Who let these tropes in?:

  • Absolute Cleavage: Fire's and Ice's first outfit (seen in the above group shot), and Owlwoman.
  • Absurdly Spacious Sewer: If you thought that Earth sewers were disgusting, then you have never been through Apokolips' sewers. And someone simply has to ask: why does the sewer system lead directly to Darkseid's private lair?
  • Adaptation Displacement: Lampshaded In-Universe by Metamorpho, during the "War of the Gods" crossover. The League fought against Thor, Loki and Balder, who were attacking Ice's homeland. Metamorpho pointed that he had thought that Thor was blonde...
  • A.I. Is a Crapshoot: The origin story of Maxwell Lord. He was a successful businessman, and found by chance the computer of Metron. Rather than using the computer for his purposes, the computer used Lord to Take Over the World (including his initial relations with the League). When he realized the true nature of the computer, Lord destroyed it, even if that meant that he would die afterwards because the computer was keeping him alive. The League found him and saved his life, and when the Martian Manhunter read Lord's mind and understood the things he did, J'onn left him with a JL card, as a token of his trust.
  • All Girls Want Bad Boys: Ice simply loves Guy Gardner, much to Fire's despair. Interestingly It's not Guy's "bad boy" personality that Ice likes, but the nice guy that occasionally shines through.
  • All Just a Dream: Most of one issue consists of Max dreaming about being the violent superhero "Maximum Force"; he's relieved to wake up and realize none of it happened.
  • America Saves the Day: Subverted. The suffix "International" instead of "Of America" is not just a name, but a plot element, as the team is endorsed by the UN, had a related team located in Europe and embassies at other countries. It is highly specific when the U.S. sends the supergroup "The Conglomerate" to depose a Latin American dictator, and the UN orders the JLI to stop the Conglomerate.
    • Deconstructed during JLE. The fact the team is made up of mostly Americans and one Russian at first is a bone of contention with the French, where the JLE's initial embassy is. The fact none of them outside The Elongated Man and Rocket Red 5 (Said Russian) know the language does not help.
  • Another Dimension: The destroyed Earth where the Justifiers came from. The Silver Sorceress could use her magic to move across dimensions at will; Dreamslayer could do the same as well when he took the info from her.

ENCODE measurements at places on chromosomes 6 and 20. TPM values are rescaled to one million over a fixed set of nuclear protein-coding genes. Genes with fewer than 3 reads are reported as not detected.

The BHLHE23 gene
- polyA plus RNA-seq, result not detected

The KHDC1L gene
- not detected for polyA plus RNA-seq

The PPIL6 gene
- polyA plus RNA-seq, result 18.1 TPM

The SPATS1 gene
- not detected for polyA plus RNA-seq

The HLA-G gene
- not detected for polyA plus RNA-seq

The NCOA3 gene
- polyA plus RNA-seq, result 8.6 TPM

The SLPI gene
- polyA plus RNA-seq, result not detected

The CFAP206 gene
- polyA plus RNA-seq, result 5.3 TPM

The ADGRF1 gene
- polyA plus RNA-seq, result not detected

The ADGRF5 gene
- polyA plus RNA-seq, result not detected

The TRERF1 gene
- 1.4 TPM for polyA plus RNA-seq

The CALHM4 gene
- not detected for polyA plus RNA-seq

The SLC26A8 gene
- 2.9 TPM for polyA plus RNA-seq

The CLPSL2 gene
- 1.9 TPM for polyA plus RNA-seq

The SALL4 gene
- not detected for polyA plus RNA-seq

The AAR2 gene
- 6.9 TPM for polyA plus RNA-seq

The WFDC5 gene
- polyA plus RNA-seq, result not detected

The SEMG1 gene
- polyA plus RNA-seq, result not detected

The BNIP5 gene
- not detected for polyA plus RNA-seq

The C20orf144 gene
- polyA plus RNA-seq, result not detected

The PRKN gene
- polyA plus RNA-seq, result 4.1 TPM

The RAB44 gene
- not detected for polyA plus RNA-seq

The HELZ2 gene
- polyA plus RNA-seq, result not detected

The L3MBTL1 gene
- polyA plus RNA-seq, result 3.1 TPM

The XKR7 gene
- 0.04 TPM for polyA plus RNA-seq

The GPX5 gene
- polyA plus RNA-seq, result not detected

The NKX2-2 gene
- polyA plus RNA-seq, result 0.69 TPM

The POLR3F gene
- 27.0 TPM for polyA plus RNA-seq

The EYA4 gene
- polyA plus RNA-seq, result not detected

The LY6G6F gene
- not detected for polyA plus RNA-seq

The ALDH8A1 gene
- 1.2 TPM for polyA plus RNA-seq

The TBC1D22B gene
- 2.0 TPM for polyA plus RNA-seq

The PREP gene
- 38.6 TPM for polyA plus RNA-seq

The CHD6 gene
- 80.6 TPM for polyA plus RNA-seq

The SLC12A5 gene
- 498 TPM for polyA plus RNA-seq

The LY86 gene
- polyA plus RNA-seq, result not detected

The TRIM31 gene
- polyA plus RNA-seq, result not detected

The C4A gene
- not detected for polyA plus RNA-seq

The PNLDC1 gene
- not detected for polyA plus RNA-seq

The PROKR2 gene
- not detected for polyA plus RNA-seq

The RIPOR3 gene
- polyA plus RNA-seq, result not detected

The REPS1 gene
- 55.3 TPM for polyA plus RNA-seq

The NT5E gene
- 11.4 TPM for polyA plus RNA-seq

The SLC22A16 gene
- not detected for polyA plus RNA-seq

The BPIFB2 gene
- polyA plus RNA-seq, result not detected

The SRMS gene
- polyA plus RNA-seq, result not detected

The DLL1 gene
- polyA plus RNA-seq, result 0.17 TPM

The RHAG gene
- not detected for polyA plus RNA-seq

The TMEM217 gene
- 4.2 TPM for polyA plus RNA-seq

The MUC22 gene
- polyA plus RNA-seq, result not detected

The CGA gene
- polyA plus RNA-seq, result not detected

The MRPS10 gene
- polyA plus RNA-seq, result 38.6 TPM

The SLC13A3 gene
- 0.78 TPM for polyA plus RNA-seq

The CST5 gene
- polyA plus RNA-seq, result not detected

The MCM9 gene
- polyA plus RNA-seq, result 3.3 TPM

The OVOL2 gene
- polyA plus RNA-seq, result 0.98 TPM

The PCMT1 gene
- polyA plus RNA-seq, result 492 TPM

• Anti-Climax: They are specially good at it. Blue Beetle always point that there's nothing as good as humor to relax an otherwise conflicting situation.
  • Applied Phlebotinum: Power Girl eventually learns that the source of her violent mood swings is diet soda.
  • Arc Words: "Why does everybody in this group insist in questioning my orders?"
  • Battle Cry: The JLI does not have one... because nobody paid attention to Blue Beetle's proposals.
  • Berserk Button: Most characters have one:
    • Guy Garder: Communism, Hal Jordan, not being the leader of the JLI, discipline, Hal Jordan, criticism, Hal Jordan, denial of his crazy ideas, Hal Jordan...
      • You could also replace Hal Jordan with Batman.
    • Fire: Guy Gardner
    • Flash: Comparisons with Barry Allen
    • Metamorpho: Being ten kilometers near Simon Stagg or Java
    • Martian Manhunter: Being the leader of the JLI
    • Captain Atom: Being the leader of the JLE.
    • Black Canary: Machismo
    • Hawkman: His teammates
    • Power Girl: Life itself
    • Everybody except Power Girl: That mangy cat
    • Maxwell Lord: Losing money
  • Betty and Veronica: When Superman joins the League, Ice almost immediately gets a crush on him, causing Guy to view Supes as a love rival.
  • BFG: General Glory's old enemy has several of these that you'd think he shouldn't be able to carry. They also have equally oversized names.
  • Big Eater: Blue Beetle constantly struggles with his weight.
  • Blessed with Suck: Metamorpho whines about this constantly.
  • Brilliant, but Lazy: Guy Gardner's combined willpower and imagination give him the potential to be one of the most powerful Green Lanterns ever. Too bad he doesn't really care to try that hard or he's usually too pissed off to think straight.
  • Butt-Monkey: Fans of Captain Marvel or Animal Man will not like this comic. The former's naive optimism is constantly joked about by the other team members (he's nicknamed Captain Whitebread), and the latter's powers are treated as completely useless.